Fending Off a Scabies Attack in the Home

By:    Medically Reviewed: Tom Iarocci, MD   Published: July 31, 2013

Proper home care is a necessary part of treating a scabies infestation.

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Scabies is a contagious skin condition caused by tiny mites that burrow under the skin causing a rash and itching.

A scabies infestation is almost always passed through direct skin-to-skin contact with an infected individual. Symptoms may resemble other skin conditions, so always consult your healthcare provider for a diagnosis.

Treatment is necessary to destroy the mites, and without treatment, a scabies infestation will not resolve on its own. The whole family, close personal contacts and/or significant others, if applicable, should also be treated, even if they do not show any symptoms.  

In the United States, prescription medication is needed to kill the mites, but this is only one aspect of treatment. Proper home care is also necessary, and consists of symptom relief and a good cleaning to decontaminate and decrease the risk of reinfection.

Symptom Relief

A prescription medication such as permethrin cream, 5%, is required to kill the mites that cause the itching, but itching often continues for 2 weeks or more after treatment. Control of itching is important because scratching can sometimes lead to a secondary bacterial infection. Ask your doctor which over-the-counter (OTC) medications you can buy without a prescription to temporarily ease the itching. OTC medications for itching may include the following:

  • Calamine lotion
  • Corticosteroid creams:It is usually best to wait to use corticosteroid creams until after you have been seen and diagnosed by a healthcare professional, since these creams can alter the appearance of the rash, which can interfere with a correct diagnosis.
  • Oral antihistamines: These are sometimes used to help with very bad itching, but talk to your doctor first.

Next Steps

On the same day treatment begins, wash underwear, towels, and sleepwear in the hottest water possible, and dry them using the ‘hot’ setting. If a mite survives, you can get scabies again.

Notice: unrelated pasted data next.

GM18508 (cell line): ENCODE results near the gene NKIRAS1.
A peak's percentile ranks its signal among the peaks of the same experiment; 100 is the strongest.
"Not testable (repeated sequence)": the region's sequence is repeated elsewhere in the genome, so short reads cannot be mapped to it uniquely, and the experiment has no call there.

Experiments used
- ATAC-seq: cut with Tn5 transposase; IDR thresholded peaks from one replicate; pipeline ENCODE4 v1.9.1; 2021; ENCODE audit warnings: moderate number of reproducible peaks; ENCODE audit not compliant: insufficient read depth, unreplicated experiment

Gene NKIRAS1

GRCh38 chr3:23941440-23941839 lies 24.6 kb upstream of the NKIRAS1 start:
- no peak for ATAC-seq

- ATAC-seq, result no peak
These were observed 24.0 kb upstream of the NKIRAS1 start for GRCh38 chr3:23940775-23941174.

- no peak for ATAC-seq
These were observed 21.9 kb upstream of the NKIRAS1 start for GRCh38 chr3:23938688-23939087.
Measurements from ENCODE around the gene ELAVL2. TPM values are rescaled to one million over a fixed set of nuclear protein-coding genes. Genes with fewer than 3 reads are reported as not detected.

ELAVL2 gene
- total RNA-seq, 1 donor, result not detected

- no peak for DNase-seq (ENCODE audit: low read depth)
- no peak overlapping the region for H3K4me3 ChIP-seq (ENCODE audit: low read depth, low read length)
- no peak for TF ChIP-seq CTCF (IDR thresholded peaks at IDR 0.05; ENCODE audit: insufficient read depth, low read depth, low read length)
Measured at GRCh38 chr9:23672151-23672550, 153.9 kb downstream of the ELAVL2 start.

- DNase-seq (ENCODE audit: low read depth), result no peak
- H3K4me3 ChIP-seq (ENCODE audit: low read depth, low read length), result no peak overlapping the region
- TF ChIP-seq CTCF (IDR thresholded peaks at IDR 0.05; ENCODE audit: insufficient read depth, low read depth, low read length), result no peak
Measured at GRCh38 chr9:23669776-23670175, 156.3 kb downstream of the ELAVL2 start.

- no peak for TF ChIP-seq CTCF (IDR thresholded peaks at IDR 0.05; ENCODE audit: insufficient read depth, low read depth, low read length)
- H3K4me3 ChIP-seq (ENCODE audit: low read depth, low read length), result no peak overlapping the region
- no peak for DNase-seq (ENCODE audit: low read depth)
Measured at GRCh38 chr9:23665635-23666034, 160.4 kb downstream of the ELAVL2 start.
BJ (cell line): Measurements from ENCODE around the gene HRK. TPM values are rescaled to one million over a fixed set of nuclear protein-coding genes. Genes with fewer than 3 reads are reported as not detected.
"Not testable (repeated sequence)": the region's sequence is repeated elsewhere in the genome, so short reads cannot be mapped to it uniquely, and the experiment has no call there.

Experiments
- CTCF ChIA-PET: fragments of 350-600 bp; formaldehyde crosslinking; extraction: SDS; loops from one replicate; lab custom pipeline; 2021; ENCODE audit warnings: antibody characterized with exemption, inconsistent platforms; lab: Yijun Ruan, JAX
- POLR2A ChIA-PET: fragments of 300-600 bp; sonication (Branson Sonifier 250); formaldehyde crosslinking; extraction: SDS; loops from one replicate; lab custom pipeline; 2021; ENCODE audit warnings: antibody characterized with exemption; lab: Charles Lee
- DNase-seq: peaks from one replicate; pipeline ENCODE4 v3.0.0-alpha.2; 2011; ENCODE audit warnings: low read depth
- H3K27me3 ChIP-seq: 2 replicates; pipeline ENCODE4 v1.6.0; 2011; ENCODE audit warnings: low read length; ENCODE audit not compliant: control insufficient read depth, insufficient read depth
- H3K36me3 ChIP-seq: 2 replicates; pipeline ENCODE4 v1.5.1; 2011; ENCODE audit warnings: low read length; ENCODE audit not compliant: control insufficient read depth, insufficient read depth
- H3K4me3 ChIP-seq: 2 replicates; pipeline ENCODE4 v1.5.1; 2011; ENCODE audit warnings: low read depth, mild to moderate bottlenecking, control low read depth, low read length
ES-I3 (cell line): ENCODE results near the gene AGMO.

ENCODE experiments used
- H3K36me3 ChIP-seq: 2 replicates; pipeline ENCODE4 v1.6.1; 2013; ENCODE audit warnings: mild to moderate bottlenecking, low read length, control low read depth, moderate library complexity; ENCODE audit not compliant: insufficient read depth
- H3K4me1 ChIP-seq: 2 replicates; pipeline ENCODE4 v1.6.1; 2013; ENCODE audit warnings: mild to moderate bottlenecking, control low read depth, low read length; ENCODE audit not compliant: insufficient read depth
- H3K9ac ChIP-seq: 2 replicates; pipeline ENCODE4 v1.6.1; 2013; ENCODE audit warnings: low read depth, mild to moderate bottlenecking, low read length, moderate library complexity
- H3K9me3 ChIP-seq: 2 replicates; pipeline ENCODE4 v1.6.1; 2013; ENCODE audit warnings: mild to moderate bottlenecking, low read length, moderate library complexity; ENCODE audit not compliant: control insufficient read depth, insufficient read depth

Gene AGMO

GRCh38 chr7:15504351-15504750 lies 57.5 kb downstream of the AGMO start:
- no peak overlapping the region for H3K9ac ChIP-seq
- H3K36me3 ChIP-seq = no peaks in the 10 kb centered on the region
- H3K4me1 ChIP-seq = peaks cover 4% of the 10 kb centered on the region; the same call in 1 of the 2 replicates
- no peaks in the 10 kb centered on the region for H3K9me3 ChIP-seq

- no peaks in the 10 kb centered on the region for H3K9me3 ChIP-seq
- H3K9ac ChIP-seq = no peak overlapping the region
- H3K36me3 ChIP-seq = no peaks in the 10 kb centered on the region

Mites can live on items such as clothing, sheets and towels for about 72 hours. It is possible to become infected through contact with these items if the mites are still alive. According to the US Centers for Disease Control and Prevention (CDC), items used by an infected person should be decontaminated. Keep in mind, the CDC recommends other members of the household should also have their items decontaminated in case they have been infected and do not realize it.

Prompt cleaning is an essential part of home treatment for scabies. Consider some of the tips below for cleaning specific items.

  • Clothing: As soon as treatment has started, items, such as clothes worn in the last three days, should be washed in hot, soapy water.
  • Bedding: Blankets, comforters, sheets and pillowcases should also be washed in hot water. This also includes pillows and washable stuffed animals. Items should be dried in a hot dryer.  
  • Rugs: Carpets and rugs should be vacuumed and the vacuumed bag should be emptied.

Special Considerations

Not all items that may have come in contact with an infected person’s skin can be washed in hot water. Dry-cleaning is also an acceptable way to destroy mites on infected items. Items that cannot be washed or dry-cleaned should be quarantined for a few days. Items that cannot be cleaned can be sealed in a plastic bag for at least three days in order to allow the mites to die.

Although scabies is usually not a life-threatening condition, it can cause itching and discomfort. A prompt diagnosis and start of treatment is critical to get rid of the condition. Homecare also plays a crucial role in not only easing the symptoms and treating the condition, but also preventing reinfection.

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sources
  • American Academy of Dermatology. "Scabies: tips for managing." American Academy of Dermatology. www.aad.org. Accessed May 1, 2013.
  • US Centers for Disease Control and Prevention. "Scabies Treatment." Centers for Disease Control and Prevention. www.cdc.gov. November 2, 2010. Accessed May 1, 2013.
  • Rick Alan. "Scabies." NYU Langone Medical Center: Department of Pediatrics. www.pediatrics.med.nyu.edu. September 2012. Accessed May 1, 2013.
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